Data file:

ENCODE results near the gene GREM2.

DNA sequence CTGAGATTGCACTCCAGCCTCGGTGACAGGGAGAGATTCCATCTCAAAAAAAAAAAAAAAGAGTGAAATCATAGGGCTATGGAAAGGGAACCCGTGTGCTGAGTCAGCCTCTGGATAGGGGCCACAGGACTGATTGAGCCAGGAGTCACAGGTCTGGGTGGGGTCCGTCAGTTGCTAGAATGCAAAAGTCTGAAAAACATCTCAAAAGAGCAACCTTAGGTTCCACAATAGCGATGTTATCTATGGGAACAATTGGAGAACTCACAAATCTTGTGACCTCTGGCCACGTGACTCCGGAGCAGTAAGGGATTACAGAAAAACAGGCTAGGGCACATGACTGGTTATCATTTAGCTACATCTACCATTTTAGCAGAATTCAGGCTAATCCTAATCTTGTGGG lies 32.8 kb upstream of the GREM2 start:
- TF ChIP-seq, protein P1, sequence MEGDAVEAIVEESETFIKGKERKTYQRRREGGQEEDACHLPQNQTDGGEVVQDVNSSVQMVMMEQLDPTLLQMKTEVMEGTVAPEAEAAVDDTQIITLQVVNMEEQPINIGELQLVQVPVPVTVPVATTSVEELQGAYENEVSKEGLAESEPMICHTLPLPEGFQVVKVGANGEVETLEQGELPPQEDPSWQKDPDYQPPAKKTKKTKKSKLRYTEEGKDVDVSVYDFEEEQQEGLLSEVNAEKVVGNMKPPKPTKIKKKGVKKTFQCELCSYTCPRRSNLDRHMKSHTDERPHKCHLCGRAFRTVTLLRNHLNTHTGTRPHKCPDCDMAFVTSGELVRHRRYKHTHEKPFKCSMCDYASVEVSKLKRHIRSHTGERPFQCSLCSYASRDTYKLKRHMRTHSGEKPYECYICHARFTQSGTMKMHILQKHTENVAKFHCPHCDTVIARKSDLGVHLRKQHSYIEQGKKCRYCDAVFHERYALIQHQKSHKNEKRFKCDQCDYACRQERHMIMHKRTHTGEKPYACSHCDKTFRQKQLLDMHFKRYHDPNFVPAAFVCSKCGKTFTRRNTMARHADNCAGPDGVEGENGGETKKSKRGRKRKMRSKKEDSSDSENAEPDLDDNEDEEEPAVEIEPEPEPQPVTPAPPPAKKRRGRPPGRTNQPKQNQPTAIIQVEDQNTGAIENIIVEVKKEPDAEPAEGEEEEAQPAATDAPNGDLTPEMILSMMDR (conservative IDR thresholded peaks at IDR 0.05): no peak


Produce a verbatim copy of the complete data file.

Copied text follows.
ENCODE results near the gene GREM2.

DNA sequence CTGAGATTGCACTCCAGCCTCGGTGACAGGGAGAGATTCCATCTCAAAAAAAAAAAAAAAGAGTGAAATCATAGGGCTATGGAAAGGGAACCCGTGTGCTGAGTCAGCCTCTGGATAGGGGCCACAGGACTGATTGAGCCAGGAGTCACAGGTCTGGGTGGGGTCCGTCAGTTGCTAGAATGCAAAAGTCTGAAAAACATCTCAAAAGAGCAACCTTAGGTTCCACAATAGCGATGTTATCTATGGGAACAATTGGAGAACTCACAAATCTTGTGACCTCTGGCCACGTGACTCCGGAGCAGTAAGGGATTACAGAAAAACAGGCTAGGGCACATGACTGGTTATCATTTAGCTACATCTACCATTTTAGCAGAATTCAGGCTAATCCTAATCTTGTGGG lies 32.8 kb upstream of the GREM2 start:
- TF ChIP-seq, protein P1, sequence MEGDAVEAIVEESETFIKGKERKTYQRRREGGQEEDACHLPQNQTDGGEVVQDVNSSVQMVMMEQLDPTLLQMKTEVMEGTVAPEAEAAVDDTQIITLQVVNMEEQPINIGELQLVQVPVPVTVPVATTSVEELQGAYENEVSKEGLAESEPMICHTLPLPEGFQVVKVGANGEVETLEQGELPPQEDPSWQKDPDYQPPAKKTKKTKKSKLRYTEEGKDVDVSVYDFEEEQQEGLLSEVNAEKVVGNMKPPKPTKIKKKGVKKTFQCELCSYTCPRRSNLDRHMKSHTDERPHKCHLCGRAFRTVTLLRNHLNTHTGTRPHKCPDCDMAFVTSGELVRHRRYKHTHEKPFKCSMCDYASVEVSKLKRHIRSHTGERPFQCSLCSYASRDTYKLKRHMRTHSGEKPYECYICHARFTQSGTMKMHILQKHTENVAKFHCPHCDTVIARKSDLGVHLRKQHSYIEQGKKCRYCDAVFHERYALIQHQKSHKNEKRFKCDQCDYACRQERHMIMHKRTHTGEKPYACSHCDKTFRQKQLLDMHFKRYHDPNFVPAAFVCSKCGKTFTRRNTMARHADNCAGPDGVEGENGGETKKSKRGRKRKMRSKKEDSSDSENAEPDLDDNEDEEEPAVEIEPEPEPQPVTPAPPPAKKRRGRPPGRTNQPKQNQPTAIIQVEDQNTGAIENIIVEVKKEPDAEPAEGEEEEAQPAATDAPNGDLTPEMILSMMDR (conservative IDR thresholded peaks at IDR 0.05): no peak